If Ben Franklin could give us a strong measure of privacy in our mails back in the 18th Century, should not the promising technology of the Internet deliver a similar (or better) standard in the 21st?

Content Extraction: Total Information Awareness for the Internet

The prospect that a computer could, en masse, view transactional and content data and draw conclusions was the plan of John Poindexter's Total Information Awareness (TIA). TIA proposed to look a wide array of personal information and make inferences for the prevention of terrorism or general crime. Congress rejected Poindexter's plan.

Google's content extraction is different than TIA in that it is designed to pitch advertising rather than catch criminals. But regardless of its purpose, it is an invasive system that looks at the following bits of information:

  • Subject Line
  • Body of the e-mail
  • Sender's name
  • Sender's address
  • Business card file (e.g. vcard)
  • Directory paths of attached files
  • Attached files (e.g. word processing files, pictures, etc.)
  • Information from a web page link included in e-mail
  • Concepts derived from files web page links
  • Time e-mail was sent
  • Geographic location of sender
  • Geographic location of recipient

Allowing the extraction of this content from e-mail messages is likely to have profound consequences for privacy. First, if companies can view private messages to pitch advertising, it is a matter of time before law enforcement will seek access to detect criminal conspiracies. All too often in Washington, one hears policy wonks asking, "if credit card companies can analyze your data to sell your cereal, why can't the FBI mine your data for terrorism?"

In the 1990s, privacy advocates warned the public about the risks to privacy that were posed by direct marketers. We argued that it was a matter of time before law enforcement and national security interests tried to obtain direct marketing data. To counter these risks, the Direct Marketing Association (DMA) touted its self-regulatory ethical guidelines. In numerous representations to the media and regulators, DMA officials and direct marketers attempted to quell criticism surrounding the possibility of law enforcement access to marketing data.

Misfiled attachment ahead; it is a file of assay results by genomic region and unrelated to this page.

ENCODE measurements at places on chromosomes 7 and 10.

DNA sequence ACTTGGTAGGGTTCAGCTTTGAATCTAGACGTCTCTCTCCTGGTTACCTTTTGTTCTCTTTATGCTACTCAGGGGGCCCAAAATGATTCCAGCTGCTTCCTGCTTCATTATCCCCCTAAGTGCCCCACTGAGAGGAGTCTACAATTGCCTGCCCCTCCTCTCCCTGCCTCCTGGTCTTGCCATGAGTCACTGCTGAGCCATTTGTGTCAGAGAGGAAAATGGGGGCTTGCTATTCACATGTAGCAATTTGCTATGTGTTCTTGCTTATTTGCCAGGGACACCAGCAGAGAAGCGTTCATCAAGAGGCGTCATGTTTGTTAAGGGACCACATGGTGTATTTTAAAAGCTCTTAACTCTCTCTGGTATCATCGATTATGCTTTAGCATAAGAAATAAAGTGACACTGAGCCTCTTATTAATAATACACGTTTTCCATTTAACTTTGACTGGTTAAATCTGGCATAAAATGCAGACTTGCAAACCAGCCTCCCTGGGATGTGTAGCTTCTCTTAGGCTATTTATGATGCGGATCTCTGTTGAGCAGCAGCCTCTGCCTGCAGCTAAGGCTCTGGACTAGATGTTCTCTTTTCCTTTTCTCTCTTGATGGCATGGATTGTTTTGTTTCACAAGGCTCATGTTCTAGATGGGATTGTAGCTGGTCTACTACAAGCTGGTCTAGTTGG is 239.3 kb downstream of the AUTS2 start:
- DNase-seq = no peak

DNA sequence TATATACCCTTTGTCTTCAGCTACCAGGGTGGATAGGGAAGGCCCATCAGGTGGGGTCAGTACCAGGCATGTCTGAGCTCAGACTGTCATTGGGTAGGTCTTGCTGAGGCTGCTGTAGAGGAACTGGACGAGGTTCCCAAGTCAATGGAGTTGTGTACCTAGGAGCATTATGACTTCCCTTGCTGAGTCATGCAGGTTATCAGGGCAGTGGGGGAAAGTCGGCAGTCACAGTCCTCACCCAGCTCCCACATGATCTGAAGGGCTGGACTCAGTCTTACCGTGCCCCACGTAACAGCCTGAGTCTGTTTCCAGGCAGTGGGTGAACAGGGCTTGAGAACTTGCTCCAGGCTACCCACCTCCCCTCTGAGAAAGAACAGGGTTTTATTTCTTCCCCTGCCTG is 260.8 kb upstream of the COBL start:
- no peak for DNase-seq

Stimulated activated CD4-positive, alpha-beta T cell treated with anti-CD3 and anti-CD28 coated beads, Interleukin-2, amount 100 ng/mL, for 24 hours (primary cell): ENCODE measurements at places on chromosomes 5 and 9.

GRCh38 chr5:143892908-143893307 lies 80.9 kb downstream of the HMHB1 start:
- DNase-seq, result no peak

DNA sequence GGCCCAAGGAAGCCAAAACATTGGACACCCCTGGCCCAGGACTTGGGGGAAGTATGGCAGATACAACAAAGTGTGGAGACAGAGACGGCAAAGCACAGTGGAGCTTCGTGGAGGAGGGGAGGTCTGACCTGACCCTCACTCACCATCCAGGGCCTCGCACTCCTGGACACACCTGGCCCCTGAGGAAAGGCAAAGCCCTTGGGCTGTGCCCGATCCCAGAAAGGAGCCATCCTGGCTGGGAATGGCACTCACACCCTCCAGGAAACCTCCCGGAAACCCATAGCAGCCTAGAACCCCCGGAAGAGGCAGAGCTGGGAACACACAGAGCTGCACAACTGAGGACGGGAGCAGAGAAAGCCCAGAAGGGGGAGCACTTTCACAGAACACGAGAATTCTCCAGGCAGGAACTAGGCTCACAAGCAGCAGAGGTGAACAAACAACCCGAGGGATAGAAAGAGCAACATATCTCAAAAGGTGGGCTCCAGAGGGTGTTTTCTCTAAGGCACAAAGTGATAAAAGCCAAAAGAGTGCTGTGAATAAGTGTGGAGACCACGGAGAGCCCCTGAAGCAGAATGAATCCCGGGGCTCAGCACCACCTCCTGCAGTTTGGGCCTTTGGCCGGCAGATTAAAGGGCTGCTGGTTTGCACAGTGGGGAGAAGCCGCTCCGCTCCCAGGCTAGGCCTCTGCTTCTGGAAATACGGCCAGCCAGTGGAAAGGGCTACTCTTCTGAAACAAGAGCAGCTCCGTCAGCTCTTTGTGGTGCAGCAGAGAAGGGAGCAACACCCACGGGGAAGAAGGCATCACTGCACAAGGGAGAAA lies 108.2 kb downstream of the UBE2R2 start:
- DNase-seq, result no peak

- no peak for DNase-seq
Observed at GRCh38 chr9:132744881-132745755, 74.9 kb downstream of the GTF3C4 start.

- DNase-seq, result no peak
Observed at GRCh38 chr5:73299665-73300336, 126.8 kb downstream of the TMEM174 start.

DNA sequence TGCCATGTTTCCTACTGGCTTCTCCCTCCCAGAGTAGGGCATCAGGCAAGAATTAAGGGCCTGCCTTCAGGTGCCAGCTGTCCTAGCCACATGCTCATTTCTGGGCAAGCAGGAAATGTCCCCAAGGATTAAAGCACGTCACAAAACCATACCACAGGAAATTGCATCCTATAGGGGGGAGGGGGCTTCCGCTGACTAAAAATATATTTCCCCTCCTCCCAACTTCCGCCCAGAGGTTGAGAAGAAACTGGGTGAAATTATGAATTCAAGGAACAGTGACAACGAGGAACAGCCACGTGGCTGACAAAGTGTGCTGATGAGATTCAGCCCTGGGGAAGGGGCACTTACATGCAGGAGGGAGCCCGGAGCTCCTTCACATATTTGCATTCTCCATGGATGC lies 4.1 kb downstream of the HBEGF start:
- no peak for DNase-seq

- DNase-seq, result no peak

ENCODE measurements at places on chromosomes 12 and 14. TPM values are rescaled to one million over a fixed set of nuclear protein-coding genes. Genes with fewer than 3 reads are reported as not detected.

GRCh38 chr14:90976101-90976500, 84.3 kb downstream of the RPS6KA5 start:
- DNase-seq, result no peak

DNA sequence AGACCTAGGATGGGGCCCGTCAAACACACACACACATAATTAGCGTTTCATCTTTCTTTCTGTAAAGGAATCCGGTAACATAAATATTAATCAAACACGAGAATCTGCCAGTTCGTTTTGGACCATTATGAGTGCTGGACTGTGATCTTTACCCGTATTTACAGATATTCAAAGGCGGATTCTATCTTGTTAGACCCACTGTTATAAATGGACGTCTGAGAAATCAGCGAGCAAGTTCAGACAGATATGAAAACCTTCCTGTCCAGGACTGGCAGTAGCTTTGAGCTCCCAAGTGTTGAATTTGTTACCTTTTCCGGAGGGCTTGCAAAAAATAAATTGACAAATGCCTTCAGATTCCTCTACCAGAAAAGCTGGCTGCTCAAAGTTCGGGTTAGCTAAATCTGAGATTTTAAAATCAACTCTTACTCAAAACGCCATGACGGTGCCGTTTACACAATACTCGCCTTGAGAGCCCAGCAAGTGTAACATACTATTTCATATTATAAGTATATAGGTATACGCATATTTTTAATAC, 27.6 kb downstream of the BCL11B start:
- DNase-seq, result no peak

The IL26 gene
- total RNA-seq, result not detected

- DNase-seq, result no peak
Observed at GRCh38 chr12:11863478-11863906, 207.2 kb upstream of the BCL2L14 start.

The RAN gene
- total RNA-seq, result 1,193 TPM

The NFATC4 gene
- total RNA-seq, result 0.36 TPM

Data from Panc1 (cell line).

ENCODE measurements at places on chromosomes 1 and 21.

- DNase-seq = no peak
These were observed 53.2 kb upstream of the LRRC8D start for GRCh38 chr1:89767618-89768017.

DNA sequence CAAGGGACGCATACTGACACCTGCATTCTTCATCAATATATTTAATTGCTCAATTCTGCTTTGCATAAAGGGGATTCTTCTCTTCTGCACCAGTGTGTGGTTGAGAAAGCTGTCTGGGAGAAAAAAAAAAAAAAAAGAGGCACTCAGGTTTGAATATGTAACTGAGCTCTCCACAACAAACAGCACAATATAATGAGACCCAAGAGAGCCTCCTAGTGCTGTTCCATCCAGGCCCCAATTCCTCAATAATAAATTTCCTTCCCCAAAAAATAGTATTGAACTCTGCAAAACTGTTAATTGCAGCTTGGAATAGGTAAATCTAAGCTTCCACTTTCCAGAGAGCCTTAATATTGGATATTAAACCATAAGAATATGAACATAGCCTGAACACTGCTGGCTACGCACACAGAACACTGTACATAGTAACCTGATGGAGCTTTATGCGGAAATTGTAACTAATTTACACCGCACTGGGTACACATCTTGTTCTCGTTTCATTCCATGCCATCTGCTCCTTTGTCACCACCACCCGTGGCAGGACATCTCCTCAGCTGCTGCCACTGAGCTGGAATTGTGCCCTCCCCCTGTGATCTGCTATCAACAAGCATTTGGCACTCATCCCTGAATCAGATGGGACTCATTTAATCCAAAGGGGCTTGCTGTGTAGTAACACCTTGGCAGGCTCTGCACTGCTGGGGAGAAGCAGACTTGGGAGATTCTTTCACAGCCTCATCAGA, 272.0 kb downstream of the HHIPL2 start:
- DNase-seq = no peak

But now there are strong alliances between direct marketers and law enforcement interests. Despite the promises of the 1990s, many direct marketing companies sell data to the government for law enforcement or antiterrorism purposes. Companies such as Choicepoint, a Georgia-based marketing company that sells a broad array of data, have multi-million dollar contracts with dozens of federal agencies. Acxiom, a Little Rock, Arkansas company, was even contemplated as a source of consumer transactional data for Poindexter's TIA. Nuala O'Connor Kelly, the privacy officer of the Department of Homeland Security, was formerly employed by Doubleclick, a major Internet direct advertiser.

The point of this is not to enumerate all the ties between direct marketers and homeland security interests, but to illustrate that their interests are similar÷both want to collect more data on Americans and have it flow from the private sector to the government. How can we be guaranteed that Google's content extraction will not be converted into a tool of law enforcement? How can be guaranteed that if Google deploys Gmail, law enforcement will not seek a court order to convert it into a system of surveillance?[2]

Second, content extraction may reduce Fourth Amendment expectations of privacy. In the United States, violations of privacy with respect to the Fourth Amendment are based partly on whether the person had a legitimate expectation of privacy. If a major online e-mail provider such as Google is allowed to monitor private communications÷even in an automated way÷the expectations of e-mail privacy may be eroded. That is, courts may consider the service as evidence of a lack of a reasonable expectation in e-mail. Businesses and government organizations may thus find it easier to legally monitor e-mail communications. These effects are long-term and will undoubtedly outlive Google.

Third, non-subscribers may have the content of their messages extracted. Non-subscribers who are e-mailing a Gmail user have not consented to the surveillance, and indeed may not even be aware that their communications are being analyzed or that a profile may being compiled.

Fourth, greater privacy risks may be presented by computer content extraction than a human eavesdropper. Just because content extraction is performed by a computer doesn't mean that it is less privacy invasive. It may be more so. For instance, in the telemarketing context, substantive regulation did not become popular until marketers started using computers to assist their calling. Through the use of autodialers, telemarketers could call millions of people. It was that advance over humans' limited capabilities to call many people that provided the tipping point for states and Congress to regulate the field.